February 8, 2018

This is the place where it starts to fall apart,
just far enough from the starting line to have engaged the heart,
And so obviously fear rushes in
To remind me that I never finish things that I begin
A schedule of stretching, writing, habits beneficial
The notion I can’t do it just fucking silly, prejudicial
Content doesn’t matter, more the act of pushing through
To ignore the fear and say, “I know I can, and so I do.”

Day five was supposed to be about last words. If you only had a week to live, what would you want to share with the world? Or whatever. Talking about death tends to make me uncomfortable but not in the way one might think. I’m happy to speak of the inevitability of it, but I hesitate to expound on the speculation. Perhaps it’s superstition, or an inherent belief that I invite those things I focus on, but it feels arrogant to pretend I would know what I would say, given a very real and temporal best before date.

The reality is, this kind of thing makes me think of my dad, makes me think of anyone who was ever handed a “you’re probably going to be dead by this point” endgame scenario. I wonder if there is a percentage in there who feels relief at the directness of that. The rest of us are wandering around, knowing somewhere in the subcutaneous layer of our being, that it could end at any moment, but there’s no way to know for sure when that moment is. Or how.
I’ve often said (and will continue to say) that I’m going to live to be 111 and on my eleventy-first birthday I will put on the ring and disappear from the shire forever, aka walk into the ocean. I feel like that’s a nice long time to experience some stuff, and a nice way to finish things off. Head back to the sea, the way the whales did so freakin long ago.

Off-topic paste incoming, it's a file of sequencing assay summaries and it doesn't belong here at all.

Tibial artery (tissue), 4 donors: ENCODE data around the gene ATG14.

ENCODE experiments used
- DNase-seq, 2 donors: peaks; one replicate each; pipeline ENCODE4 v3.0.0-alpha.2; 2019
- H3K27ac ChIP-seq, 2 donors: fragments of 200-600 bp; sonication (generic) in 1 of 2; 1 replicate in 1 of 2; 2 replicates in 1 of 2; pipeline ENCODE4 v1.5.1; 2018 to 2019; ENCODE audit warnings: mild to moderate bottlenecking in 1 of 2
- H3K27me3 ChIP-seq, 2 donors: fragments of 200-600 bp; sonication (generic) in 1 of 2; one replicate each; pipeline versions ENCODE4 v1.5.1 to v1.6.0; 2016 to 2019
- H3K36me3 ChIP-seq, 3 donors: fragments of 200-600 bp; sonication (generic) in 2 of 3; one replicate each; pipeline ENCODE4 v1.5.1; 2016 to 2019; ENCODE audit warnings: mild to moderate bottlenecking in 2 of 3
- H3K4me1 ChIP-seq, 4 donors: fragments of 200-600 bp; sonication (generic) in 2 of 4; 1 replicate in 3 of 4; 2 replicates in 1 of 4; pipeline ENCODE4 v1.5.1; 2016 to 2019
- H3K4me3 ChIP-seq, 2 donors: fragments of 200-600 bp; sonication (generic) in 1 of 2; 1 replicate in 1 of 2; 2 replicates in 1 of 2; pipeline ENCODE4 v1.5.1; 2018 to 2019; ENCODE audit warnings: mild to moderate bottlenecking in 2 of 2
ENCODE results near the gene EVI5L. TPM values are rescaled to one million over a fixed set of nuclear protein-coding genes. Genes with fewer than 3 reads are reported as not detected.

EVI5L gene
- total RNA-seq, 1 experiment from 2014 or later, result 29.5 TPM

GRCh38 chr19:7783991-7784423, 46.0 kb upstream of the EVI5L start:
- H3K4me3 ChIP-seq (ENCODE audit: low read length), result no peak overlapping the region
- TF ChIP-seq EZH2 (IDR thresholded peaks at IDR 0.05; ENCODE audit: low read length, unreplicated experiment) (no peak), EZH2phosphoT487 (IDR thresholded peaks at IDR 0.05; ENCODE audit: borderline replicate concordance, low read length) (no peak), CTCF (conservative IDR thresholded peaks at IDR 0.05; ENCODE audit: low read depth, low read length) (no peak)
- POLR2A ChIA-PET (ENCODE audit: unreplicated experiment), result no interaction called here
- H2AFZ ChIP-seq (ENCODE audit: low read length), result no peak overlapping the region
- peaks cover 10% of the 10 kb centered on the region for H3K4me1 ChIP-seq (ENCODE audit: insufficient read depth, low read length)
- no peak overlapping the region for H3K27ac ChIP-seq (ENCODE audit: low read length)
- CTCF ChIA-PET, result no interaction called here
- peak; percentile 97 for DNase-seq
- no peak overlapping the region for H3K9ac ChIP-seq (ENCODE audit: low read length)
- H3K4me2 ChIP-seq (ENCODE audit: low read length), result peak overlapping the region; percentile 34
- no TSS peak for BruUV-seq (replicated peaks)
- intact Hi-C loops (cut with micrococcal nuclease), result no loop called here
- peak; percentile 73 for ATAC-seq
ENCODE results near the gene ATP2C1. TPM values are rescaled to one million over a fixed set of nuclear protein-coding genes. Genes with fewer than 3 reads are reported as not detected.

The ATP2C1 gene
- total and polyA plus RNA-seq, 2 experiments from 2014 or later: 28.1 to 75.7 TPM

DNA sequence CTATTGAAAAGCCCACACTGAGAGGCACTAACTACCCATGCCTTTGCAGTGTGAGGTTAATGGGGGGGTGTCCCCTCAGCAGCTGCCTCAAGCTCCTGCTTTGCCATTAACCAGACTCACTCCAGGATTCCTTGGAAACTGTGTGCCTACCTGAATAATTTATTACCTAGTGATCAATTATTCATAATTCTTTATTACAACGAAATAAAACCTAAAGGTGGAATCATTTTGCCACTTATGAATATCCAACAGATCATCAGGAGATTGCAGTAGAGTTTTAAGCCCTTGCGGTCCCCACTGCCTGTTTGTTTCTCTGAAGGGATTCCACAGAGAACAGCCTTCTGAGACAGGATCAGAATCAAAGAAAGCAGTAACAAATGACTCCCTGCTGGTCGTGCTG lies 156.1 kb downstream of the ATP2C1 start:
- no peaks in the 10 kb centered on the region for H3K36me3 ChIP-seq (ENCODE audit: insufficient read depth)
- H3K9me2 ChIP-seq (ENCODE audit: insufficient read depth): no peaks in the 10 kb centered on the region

That’s my way of pretending I have any sort of control over what happens to me. Of course there are things I can do within my own sphere of influence to mitigate risk of bailing in advance of that but the reality is, anything can happen.

I think a better question than what would I say might be what would I do? There is much talk of bucket lists, of all the things one might want to do/see/experience before the final curtain call. I have a list that I made 12 years ago, on New Years Day 2006. I was laid up on a sofa with a really badly twisted ankle having missed a good portion of the new year because of hangover and injury, and was terrified that there were so many other things I was missing out on. So I made an extensive list.
I revisited it tonight.
Most of the things I’ve accomplished on the list didn’t come about because of my focus on checking them off, making sure that I did all the things like I was in some existential scavenger hunt. Most of it was incidental, incremental, showing up in those moments when I forgot to focus on all the things I needed to do to feel like I was succeeding, and just living my life.